June 16th, 2004
Live / founder vs. flounder / to vet
by Barbara Wallraff
Bernard Burdsall, of Kingston, Ontario, writes: “I chuckle when I read in the TV guide of the local PBS station ‘9:30 p.m. Live from Dublin -- Andre Rieu.’ It must be after midnight in Ireland. How can it be ‘live,’ especially when the program is repeated at another time? Why does anyone write such nonsense?”
Dear Bernard: I hate to be a spoilsport, but “live” in reference to a prerecorded concert really isn’t stupid. I’ll grant you the word can mean that the artist will be physically present -- as in “live piano music nightly.” But it can also mean that an audience was physically present -- as in “a live audience,” instead of the audience that includes you relaxing at home.
Scott Bain, of Bothell, Wash., writes: “The verb ‘founder’ comes to us from the nautical tradition, meaning ‘make no headway; be stalled.’ Unfortunately, the misspoken version ‘flounder’ has become far more commonplace than the correct term, and thus we are losing an elegant and pleasing word. I wish there was something we could do about this. However, I’ve heard ‘flounder’ used by folks like Garrison Keillor, and I realize my cause is already lost.”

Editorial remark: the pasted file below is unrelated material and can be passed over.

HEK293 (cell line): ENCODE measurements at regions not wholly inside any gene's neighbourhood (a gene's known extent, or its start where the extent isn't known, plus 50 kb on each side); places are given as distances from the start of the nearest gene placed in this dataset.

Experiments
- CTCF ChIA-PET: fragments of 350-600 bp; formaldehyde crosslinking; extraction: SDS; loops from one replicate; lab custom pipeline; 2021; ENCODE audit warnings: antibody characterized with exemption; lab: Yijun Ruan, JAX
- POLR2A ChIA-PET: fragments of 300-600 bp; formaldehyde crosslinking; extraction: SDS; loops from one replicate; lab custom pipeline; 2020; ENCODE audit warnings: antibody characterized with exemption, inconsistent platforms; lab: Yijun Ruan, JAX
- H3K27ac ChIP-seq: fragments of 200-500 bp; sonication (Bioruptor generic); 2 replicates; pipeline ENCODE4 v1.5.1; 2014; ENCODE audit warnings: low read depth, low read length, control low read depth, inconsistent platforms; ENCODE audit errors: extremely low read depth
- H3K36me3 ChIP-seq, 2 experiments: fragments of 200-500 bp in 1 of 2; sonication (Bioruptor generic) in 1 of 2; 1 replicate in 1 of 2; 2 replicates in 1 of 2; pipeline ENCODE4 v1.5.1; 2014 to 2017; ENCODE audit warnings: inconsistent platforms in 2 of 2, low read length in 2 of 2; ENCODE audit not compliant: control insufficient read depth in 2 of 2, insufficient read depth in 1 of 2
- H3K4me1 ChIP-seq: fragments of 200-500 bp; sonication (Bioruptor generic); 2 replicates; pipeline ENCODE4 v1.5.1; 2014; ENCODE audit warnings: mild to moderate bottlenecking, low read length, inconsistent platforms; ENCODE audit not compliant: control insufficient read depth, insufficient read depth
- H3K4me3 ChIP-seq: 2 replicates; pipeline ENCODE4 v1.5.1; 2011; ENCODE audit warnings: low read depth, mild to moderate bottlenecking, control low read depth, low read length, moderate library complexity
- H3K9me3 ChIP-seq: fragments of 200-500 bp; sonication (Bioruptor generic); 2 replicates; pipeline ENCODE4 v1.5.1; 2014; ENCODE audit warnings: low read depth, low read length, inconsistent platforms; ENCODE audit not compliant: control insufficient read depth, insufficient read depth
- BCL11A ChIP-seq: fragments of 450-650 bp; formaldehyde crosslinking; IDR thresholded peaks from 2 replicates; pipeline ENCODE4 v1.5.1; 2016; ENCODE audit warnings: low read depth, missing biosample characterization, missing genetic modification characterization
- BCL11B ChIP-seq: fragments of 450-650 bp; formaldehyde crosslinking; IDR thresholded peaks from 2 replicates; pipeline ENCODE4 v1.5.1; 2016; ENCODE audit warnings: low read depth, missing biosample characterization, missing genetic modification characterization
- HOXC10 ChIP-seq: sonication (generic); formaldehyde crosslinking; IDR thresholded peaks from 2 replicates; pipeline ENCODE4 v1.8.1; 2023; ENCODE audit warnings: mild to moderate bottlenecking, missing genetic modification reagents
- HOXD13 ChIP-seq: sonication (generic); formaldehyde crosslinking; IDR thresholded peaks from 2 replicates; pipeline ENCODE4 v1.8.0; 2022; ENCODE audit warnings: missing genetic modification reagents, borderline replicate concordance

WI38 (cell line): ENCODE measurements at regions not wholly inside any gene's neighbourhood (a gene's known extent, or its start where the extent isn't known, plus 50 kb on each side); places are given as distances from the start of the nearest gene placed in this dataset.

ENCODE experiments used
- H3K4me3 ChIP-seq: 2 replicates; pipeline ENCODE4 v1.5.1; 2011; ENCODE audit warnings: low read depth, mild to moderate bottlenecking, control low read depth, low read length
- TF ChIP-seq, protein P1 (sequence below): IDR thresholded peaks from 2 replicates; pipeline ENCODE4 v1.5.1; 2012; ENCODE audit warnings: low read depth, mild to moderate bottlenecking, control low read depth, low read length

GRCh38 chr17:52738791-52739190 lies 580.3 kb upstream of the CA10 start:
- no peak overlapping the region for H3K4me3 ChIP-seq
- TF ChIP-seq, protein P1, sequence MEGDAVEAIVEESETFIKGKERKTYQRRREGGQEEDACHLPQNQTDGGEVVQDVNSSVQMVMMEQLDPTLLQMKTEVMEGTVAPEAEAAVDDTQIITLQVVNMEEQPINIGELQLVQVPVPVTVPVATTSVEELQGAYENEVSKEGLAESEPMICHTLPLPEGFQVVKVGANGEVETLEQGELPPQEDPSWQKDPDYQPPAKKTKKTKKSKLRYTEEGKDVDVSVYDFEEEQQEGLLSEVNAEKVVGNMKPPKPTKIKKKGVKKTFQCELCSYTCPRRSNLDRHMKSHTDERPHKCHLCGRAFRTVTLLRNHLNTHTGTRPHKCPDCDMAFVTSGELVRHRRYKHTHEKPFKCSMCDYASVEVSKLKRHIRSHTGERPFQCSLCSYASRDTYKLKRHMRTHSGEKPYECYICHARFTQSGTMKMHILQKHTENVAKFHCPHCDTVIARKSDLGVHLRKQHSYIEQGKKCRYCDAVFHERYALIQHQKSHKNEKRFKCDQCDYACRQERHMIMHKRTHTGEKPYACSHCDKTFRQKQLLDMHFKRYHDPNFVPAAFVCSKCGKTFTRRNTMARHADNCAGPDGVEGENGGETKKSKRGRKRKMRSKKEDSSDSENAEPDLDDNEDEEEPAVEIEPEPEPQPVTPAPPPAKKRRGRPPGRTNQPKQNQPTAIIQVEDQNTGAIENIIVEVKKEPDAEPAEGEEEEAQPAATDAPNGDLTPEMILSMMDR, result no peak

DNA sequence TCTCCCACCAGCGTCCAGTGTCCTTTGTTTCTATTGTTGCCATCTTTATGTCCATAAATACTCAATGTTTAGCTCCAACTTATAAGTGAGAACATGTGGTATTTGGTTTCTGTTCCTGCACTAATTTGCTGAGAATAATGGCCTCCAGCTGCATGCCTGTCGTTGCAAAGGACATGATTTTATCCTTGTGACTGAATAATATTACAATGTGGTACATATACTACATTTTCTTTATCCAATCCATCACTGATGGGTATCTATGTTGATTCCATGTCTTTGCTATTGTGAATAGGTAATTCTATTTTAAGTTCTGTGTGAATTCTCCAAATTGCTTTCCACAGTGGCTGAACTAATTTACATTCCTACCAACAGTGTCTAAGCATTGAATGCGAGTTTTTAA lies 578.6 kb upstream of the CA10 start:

Dear Scott: You’re right that “founder” has a nautical meaning but, I’m afraid, confused about what that is. A ship that founders fills with water and sinks. The verb comes to us from the Old French word “fondrer,” meaning “plunge to the bottom” or (in non-nautical senses) “collapse.”
Valerie Guenther, of Detroit, writes: “I’m curious about the etymology of ‘vet’ in its rather recent meaning ‘investigate (a person’s) background.’”
Dear Valerie: The origin of “vet” is just what you might imagine, and here’s how the meaning you give came about. First we had veterinarians -- animal doctors. Then people started casually calling them vets. Then people began taking their animals to be “vetted.” Then when they went to be examined by their own doctors, they started saying -- probably to be funny -- that they were being “vetted.” Finally, about a hundred years ago, people began to use the word for other kinds of examination. For instance, here’s a 1904 passage by the writer Rudyard Kipling: “These are our crowd. ... They’ve been vetted, an’ we’re putting ’em through their paces.”
© Copyright 2003 by Barbara Wallraff. Reprints require prior permission. All rights reserved.